The bodies of the former wife and only son of the Democratic candidate for state attorney general were found 12 hours before the polls opened today, and police said the woman killed the boy and herself.
Saundra Butterworth, 43, ex-wife of candidate Bob Butterworth, called police in what they described as a hysterical state from a telephone booth on a downtown street Monday evening.
When officers arrived after tracing the call, they found the body of 16-year-old Robert Butterworth Jr. lying in a car, his mother a few feet away sprawled on the sidewalk with a .38-caliber revolver beside her.
The shirtless teen-ager had been shot three times in the chest and once in the neck. His mother had one gunshot wound in the head.
A letter was found in the car "indicating she had intent" to kill herself and to take her son with her, police spokeswoman Cori Zywotow said today.
"We've been told she has been suffering some emotional problems," Zywotow said.
Candidate in Seclusion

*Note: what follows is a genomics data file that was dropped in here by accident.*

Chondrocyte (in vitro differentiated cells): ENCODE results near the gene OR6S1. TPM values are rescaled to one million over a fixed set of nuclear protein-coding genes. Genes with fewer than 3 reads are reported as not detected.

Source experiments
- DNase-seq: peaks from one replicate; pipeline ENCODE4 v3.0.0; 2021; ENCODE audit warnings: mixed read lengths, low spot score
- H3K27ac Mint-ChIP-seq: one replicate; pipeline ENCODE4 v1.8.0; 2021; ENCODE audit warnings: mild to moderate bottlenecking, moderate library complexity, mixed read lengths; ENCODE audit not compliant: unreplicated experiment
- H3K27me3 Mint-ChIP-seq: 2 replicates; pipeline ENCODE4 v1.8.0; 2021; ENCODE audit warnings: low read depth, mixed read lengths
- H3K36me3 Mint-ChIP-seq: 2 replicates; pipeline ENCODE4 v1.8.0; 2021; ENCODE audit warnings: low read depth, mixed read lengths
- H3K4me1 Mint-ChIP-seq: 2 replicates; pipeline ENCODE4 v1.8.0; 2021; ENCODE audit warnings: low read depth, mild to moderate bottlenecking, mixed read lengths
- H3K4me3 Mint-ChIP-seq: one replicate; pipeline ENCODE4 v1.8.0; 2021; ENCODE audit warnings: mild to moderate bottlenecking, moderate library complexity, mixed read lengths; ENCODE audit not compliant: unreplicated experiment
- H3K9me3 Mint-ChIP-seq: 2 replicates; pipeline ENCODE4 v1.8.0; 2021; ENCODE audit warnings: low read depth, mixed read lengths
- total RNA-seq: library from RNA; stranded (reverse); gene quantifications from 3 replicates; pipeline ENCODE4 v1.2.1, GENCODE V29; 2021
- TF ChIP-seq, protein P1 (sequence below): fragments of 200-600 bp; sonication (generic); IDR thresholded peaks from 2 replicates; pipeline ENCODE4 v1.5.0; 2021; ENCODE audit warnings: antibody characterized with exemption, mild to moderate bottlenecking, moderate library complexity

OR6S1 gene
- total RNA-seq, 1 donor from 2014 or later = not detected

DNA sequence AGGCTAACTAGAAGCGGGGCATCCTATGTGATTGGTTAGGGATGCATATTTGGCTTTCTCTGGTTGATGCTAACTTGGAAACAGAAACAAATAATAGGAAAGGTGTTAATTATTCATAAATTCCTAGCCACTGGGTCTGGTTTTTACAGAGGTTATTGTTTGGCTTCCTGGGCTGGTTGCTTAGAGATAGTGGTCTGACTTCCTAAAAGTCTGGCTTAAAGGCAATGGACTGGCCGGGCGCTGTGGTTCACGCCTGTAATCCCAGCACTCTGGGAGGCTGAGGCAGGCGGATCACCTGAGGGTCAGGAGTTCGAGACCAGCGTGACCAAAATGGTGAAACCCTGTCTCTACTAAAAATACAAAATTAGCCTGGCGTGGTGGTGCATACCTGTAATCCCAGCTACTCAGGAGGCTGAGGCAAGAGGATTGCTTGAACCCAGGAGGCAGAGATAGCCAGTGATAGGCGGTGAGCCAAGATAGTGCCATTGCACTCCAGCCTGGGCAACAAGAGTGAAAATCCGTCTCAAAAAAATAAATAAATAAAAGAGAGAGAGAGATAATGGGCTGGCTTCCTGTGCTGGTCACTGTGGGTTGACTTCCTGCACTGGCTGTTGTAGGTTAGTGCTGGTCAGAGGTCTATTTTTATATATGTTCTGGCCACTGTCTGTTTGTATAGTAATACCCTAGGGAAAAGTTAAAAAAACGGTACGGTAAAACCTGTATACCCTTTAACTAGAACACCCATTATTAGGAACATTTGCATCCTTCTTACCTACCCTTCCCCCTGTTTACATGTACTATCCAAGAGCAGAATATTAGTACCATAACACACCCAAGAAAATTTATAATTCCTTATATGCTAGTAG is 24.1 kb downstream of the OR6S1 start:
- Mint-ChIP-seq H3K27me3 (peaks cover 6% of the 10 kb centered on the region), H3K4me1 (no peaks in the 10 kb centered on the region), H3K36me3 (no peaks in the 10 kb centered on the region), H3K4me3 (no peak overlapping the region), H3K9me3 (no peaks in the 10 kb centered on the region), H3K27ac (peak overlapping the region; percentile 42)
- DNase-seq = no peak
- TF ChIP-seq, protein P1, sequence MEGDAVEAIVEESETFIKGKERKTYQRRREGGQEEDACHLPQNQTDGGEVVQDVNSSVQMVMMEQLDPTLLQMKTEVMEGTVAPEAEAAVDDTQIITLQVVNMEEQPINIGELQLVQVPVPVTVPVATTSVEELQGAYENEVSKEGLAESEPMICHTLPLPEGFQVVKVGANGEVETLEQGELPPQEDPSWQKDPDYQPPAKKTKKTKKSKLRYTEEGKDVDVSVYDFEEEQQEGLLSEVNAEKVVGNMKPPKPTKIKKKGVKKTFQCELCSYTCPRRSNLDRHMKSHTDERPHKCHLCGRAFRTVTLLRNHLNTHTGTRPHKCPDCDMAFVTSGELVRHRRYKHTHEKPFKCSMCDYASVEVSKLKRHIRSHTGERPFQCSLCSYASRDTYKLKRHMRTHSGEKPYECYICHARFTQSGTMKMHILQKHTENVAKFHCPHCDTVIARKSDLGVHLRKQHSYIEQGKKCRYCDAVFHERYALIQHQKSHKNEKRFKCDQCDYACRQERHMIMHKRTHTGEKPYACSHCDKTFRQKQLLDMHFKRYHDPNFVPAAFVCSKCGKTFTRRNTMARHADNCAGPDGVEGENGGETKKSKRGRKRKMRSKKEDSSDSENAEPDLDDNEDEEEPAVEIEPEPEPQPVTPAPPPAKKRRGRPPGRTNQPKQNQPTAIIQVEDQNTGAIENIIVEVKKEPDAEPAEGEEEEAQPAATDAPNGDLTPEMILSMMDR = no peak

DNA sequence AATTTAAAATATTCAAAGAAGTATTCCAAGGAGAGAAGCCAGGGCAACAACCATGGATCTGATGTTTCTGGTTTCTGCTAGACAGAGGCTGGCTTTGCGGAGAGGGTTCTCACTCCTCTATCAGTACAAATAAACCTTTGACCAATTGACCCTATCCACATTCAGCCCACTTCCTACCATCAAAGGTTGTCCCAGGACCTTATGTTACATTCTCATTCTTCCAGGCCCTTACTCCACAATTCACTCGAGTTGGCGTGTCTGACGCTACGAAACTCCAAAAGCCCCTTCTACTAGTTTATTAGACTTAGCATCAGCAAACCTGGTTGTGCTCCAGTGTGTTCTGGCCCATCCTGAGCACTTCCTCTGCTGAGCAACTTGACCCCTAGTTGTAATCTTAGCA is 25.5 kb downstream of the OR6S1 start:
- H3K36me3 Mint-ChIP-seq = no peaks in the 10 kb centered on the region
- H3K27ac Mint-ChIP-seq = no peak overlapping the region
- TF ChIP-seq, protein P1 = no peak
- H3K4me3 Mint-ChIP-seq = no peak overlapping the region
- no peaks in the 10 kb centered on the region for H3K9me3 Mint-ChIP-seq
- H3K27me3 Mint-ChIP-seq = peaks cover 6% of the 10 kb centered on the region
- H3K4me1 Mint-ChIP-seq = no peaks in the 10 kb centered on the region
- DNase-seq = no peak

Butterworth, 43, remarried after the couple's 1976 divorce, and the boy had been living with his father and stepmother, Marta Prado, in Hollywood, north of Miami. Mrs. Butterworth picked her son up at school Monday afternoon.
Butterworth was informed of the murder-suicide when he returned from an election-eve rally Monday night, campaign manager Ron Villella said. He said that Butterworth is "in shock," that he would be in seclusion today and that all election night activities are canceled.
"Bobby had suffered serious medical problems as a child but was leading a full and active life at the time of his death and had worked very hard in his father's campaign," Villella said.
The teen-ager grew up in a sterile environment protected from dust, chemicals and many foods that might cause reactions.
His parents lost a 1979 medical malpractice suit seeking $1.47 million from three physicians for allegedly giving their son penicillin when they knew he was allergic to it and causing him to contract an often fatal disease.
Butterworth, a former Broward County sheriff, former Circuit Court judge and former chief of the Department of Highway Safety and Motor Vehicles, is heavily favored to win the attorney general post today over Republican state Rep. Jim Watt.